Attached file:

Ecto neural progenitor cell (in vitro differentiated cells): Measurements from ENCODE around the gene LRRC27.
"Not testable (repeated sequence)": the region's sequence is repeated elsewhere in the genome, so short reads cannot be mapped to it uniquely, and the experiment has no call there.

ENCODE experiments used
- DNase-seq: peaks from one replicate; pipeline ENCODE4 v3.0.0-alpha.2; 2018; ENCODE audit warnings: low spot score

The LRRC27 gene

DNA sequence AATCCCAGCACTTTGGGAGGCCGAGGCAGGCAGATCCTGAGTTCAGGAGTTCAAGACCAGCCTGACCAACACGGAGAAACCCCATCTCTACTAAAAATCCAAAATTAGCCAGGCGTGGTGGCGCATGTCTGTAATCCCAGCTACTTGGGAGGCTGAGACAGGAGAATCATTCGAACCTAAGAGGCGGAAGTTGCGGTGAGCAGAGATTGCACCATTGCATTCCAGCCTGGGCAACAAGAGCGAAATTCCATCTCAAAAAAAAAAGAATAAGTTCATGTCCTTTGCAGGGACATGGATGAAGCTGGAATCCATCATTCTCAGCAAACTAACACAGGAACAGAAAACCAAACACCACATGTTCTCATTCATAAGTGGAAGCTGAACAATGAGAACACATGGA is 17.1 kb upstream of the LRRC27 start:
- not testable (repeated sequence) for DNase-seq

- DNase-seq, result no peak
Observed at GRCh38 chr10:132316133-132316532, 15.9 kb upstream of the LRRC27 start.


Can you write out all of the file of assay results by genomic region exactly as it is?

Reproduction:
Ecto neural progenitor cell (in vitro differentiated cells): Measurements from ENCODE around the gene LRRC27.
"Not testable (repeated sequence)": the region's sequence is repeated elsewhere in the genome, so short reads cannot be mapped to it uniquely, and the experiment has no call there.

ENCODE experiments used
- DNase-seq: peaks from one replicate; pipeline ENCODE4 v3.0.0-alpha.2; 2018; ENCODE audit warnings: low spot score

The LRRC27 gene

DNA sequence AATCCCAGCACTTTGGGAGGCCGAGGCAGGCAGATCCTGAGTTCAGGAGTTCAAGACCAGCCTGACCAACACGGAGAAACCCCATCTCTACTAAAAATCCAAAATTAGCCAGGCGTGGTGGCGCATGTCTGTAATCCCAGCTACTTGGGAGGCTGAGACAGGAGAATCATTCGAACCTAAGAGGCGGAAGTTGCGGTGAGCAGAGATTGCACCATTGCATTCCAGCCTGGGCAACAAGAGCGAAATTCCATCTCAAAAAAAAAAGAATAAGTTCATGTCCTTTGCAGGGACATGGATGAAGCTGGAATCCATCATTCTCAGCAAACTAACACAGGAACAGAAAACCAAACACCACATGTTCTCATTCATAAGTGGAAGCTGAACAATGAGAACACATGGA is 17.1 kb upstream of the LRRC27 start:
- not testable (repeated sequence) for DNase-seq

- DNase-seq, result no peak
Observed at GRCh38 chr10:132316133-132316532, 15.9 kb upstream of the LRRC27 start.